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The true prevalence of mitral valve prolapse (MVP) in the population has been controversial.
To evaluate the prevalence of MVP and associated valvular abnormalities in healthy teenage students.
The Anthony Bates Foundation performed screening echocardiography in high schools across the United States. A total of 2072 students between 13 and 19 years of age were identified for the present study.
Total prevalence of MVP was 0.7%. The prevalence of MVP was significantly higher among female teenagers (nine of 690 female teenagers [1.3%] versus five of 1382 male teenagers [0.4%], P=0.01, OR 3.6, CI 1.21 to 10.70). The prevalence of mitral regurgitation (MR) and tricuspid regurgitation (TR) was higher in teenagers with MVP. MR occurred in five of 14 teenagers (35.7%) with MVP versus 15 of 2058 controls (0.7%) (P<0.001, OR 75.6, CI 22.6 to 252.5). TR occurred in one of 14 teenagers (7.1%) with MVP versus nine of 2058 controls (0.4%) (P<0.001, OR 17.5, CI 2.0 to 148.3).
The prevalence of MVP in this cohort of healthy teenage students was less than 1%. Furthermore, the prevalence of MVP was higher in female teenagers and was associated with a higher prevalence of MR and TR.
Mitral valve prolapse (MVP) has been described as a common disorder in the general population. The estimated prevalence of MVP in some studies is reported to be between 0.4% and 35% (1,2). There is limited literature regarding the prevalence of MVP in teenagers 13 to 19 years of age using the current standard diagnostic methods. We recently published the prevalence of MVP in young athletes undergoing screening echocardiography and found it to be less than 1% (3). A frequent diagnosis of MVP and emphasis on possible complications may have physical, mental and socioeconomic effects in this young teenage population. Using an echocardiographic database of a teenage population undergoing screening echocardiography mostly in Arizona (USA), we studied the prevalence of MVP and its associated valvular regurgitations (including trace regurgitations of mitral, tricuspid and aortic valves).
The Anthony Bates Foundation, a nonprofit organization, is actively promoting public outreach programs through education and awareness of the need to provide heart screening events for youth. Participation in these health screenings was voluntary. History and physical questionnaires, blood pressure recordings, electrocardiograms and echocardiograms were part of the health screening. Echocardiograms were reviewed by several experienced cardiologists. A database was created from these health screenings and is frequently updated. A total of 2072 subjects between 13 and 19 years of age participated in the health screenings.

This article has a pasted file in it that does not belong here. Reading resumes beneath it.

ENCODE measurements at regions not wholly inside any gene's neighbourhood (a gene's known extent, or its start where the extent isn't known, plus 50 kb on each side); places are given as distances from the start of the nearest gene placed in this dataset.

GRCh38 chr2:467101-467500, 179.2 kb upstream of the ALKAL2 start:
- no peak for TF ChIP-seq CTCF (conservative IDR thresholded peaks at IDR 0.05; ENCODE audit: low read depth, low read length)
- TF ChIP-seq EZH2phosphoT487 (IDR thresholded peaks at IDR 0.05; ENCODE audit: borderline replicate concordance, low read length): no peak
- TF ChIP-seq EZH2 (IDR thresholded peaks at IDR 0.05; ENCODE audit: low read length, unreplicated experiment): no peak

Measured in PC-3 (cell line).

MVP was defined according to current standard guidelines as single or bileaflet prolapse at least 2 mm beyond the long-axis annular plane, with or without leaflet thickening in the long-axis parasternal view and the other views (4). SPSS 15.0 software (SPSS Inc, USA) was used for statistical analysis.
Age demographics of the screened teenagers are shown in Figure 1. The majority of the teenagers were 15 years of age. The mean (± SD) age of teenagers with MVP was 16.07±1.4 years versus 16.12±1.7 years in the control group (P=0.9). Female teenagers represented 33% of the study population (n=690).
The prevalence of MVP in the entire study population was 0.7% (14 of 2072). The prevalence of MVP was significantly higher among the female teenagers at 1.3% (nine of 690) compared with male teenagers at 0.4% (five of 1382) (P=0.01, OR 3.6, CI 1.21 to 10.70). The prevalence of mild mitral regurgitation (MR) in subjects with MVP was 35.7% (five of 14) compared with 0.7% (15 of 2058) of controls (P<0.001, OR 75.6, CI 22.6 to 252.5). Similarly, the prevalence of tricuspid regurgitation was 7.1% (one of 14) in subjects with MVP compared with 0.4% (nine of 2058) of controls (P<0.001, OR 17.5, CI 2.0 to 148.3) (Table 1). There was no aortic regurgitation in subjects with MVP, but prevalence was 0.1% (three of 2058) in the control population.